The Holiness of “Becoming”

This week’s Torah Portion is a special one for me.  Vayishlach, Genesis 32:4-36:43, contains the story of Jacob’s struggle with G-d as he comes back home to face the brother he wronged many years before.  Jacob “wins” that wrestling match with G-d and receives a new name, Israel.  To the location of his over-night struggle with G-d, Jacob gives the name “Peniel,” which is a reference to seeing the face of G-d.

When I converted to Judaism, I chose to make “Peniel” part of my Hebrew name because I had spent so much of my life arguing with G-d that it was as if I was carrying “the place of the struggle” inside me.  At that time, I viewed my incessant struggle with G-d as a burden … as a character flaw that I hoped could be eliminated with sufficient study and prayer.

Now, after years of study and prayer, I remain “the place of struggle,” but I no longer see that trait as a flaw.  Rather, I believe “carrying Peniel” is my greatest strength.   Why the change?  What did I learn that turned my struggle with G-d from a burden to a blessing??  I learned struggle is affiliated with change, and our ability to change might well be our holiest attribute as humans …

When Moses met G-d at the burning bush, G-d told Moses that G-d’s name is eheyeh asher eheyeh – which translates as “I will become what I will become.”   And Jacob’s story is a beautiful example of how we humans are made in the image of G-d, of how we can take advantage of our holy ability to “become what we will become.”

Yes, Jacob begins as a man whose unethical and deceptive acts “miss the mark.”  But he was also a man who honored his mother’s directive, who dreamt of a ladder that allowed angels to travel from and to heaven, who fell in love, who was deceived by another man, who worked hard, and who listened to G-d’s instruction that he go back home to his family despite his fear of the brother he deceived.  Jacob’s story is a story of growth, of change, and of becoming … different and (I would like to believe) better.

And, just like Jacob, none of us is a static being frozen in space or time.  The present is only the place where we stepped from our past and from which we will step into the immediate future.  Every brief moment of life is a new “present,” a new opportunity to change the course of the future, such that, really, our lifetimes are composed almost entirely of what we were and, more importantly, what we choose to become.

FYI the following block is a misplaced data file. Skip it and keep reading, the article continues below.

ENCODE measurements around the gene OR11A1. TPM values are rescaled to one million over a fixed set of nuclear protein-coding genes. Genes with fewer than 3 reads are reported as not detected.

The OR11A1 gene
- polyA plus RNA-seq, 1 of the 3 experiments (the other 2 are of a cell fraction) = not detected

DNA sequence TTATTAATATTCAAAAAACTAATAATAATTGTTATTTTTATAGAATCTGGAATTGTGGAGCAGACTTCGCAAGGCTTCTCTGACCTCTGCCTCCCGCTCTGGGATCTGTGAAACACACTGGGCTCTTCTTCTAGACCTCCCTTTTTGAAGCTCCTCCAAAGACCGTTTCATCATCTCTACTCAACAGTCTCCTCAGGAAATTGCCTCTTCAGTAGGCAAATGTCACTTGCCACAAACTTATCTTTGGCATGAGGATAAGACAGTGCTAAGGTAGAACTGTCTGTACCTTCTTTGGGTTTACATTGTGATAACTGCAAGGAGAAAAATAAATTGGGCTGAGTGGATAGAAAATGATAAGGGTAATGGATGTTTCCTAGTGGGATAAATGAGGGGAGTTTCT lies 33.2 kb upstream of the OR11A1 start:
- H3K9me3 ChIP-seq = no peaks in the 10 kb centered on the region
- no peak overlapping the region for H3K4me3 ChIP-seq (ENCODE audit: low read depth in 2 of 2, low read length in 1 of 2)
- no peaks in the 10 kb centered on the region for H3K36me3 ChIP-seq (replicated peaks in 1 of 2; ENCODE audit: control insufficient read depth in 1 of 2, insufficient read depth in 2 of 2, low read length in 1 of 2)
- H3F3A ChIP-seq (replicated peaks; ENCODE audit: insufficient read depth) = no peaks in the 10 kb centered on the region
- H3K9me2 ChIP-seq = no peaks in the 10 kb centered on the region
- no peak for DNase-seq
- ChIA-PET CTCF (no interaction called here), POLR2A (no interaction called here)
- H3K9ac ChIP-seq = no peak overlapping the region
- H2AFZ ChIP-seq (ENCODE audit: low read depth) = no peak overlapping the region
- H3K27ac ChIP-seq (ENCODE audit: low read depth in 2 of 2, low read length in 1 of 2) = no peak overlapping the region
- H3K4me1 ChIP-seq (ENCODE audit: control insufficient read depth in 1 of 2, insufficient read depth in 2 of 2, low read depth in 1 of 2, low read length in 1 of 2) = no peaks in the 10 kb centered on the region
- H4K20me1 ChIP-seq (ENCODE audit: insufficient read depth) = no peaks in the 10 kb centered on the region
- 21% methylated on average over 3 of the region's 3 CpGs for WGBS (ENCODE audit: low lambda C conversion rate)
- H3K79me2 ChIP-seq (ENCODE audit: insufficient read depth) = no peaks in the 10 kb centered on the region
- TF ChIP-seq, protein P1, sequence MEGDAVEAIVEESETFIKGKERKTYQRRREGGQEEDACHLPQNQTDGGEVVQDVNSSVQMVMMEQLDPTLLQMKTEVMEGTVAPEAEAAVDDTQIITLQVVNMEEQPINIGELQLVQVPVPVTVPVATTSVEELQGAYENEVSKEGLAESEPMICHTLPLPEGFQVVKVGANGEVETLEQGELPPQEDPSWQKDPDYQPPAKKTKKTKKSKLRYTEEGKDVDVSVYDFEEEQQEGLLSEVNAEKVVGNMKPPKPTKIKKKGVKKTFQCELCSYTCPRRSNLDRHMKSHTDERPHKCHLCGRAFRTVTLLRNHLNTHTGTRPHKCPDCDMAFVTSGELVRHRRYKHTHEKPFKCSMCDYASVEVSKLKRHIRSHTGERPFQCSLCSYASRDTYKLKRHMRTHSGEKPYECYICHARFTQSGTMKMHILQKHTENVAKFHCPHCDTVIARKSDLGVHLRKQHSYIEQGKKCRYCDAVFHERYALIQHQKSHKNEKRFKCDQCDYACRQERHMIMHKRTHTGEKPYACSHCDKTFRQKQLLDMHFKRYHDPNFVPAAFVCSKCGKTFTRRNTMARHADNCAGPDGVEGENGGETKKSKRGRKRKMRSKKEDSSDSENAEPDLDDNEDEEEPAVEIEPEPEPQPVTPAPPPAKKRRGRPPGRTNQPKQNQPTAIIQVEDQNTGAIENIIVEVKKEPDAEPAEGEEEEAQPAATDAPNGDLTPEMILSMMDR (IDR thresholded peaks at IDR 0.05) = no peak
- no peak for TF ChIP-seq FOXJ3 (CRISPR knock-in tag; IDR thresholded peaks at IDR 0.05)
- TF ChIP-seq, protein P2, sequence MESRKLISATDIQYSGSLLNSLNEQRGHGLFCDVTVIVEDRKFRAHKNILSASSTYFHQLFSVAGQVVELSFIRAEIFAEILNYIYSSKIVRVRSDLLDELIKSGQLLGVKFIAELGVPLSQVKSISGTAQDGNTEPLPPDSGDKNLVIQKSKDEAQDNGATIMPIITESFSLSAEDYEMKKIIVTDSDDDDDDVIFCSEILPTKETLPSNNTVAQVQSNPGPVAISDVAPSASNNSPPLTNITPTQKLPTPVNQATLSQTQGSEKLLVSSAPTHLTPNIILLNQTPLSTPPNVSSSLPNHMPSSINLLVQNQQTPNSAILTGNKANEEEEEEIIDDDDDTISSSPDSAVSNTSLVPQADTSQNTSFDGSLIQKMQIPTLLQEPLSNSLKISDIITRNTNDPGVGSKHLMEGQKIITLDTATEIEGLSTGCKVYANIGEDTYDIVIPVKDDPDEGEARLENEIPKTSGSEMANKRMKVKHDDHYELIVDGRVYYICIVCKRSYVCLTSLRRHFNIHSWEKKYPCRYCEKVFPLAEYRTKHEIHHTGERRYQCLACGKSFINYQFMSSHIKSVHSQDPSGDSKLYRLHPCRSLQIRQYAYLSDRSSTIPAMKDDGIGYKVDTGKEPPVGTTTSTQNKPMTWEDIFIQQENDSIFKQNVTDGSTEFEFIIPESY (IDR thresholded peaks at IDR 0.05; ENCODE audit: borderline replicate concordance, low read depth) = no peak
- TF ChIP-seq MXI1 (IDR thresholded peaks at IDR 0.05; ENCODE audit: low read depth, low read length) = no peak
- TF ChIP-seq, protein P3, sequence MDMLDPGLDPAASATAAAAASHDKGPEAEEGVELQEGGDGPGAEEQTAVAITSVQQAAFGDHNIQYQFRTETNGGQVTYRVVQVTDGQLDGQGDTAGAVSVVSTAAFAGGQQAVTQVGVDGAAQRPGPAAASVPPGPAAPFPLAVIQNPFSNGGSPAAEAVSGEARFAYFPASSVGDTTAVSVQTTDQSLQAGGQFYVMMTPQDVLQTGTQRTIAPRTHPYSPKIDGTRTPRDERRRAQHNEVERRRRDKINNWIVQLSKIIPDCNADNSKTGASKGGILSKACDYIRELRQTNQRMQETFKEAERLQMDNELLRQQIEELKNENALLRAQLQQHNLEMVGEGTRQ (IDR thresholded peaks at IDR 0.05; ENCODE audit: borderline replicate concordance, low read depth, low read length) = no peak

Our very existence as humans is inseparable from our ability to become, and there is no shame to be found in the fact that we still need to grow, change, or improve.  After all, if our G-d is not yet “done” becoming what G-d will be, then why would we ever expect a human to be finished???

We ought not expect to be finished, because such an expectation can only set us up for heartbreak or, worse yet, prevent us from growing.  Our tasks are: (1) to remain aware of our deficiencies, (2) to trust that G-d will help us improve in the future, and (3) to keep learning, striving, and growing.  For example, not long before his wrestling match with G-d, Jacob prayed saying,

G-d of my father . . . I am not worthy of the least of all the mercies and of all the truth, which you have shown to your servant, [but] Save me, I beseech you, from the hand of my brother, from the hand of Esau; for I fear him, lest he will come and strike me, and the mother with the children.

Genesis 32: 10-12.  Jacob realized he still had faults, he admitted his fear, and he asked for help … but Jacob did not run away.  He stayed, and he struggled all night, and when the darkness lifted to reveal a new day, Jacob was a new man with a new name.

This is how it can be for us, if we are willing to admit our imperfections, to humbly ask for help, and to keep struggling to learn and grow.  Our “night” of struggle may actually be a week, month, or even years; we may be injured (as was Jacob); and we may find ourselves facing seemingly insurmountable fear, which will repeatedly urge us to deny fault and to resist change.  But if we can muster the courage to remain at Peniel and stay in the struggle, we can harness the holiness inside us and become a better version of ourselves. Baruch Hashem.

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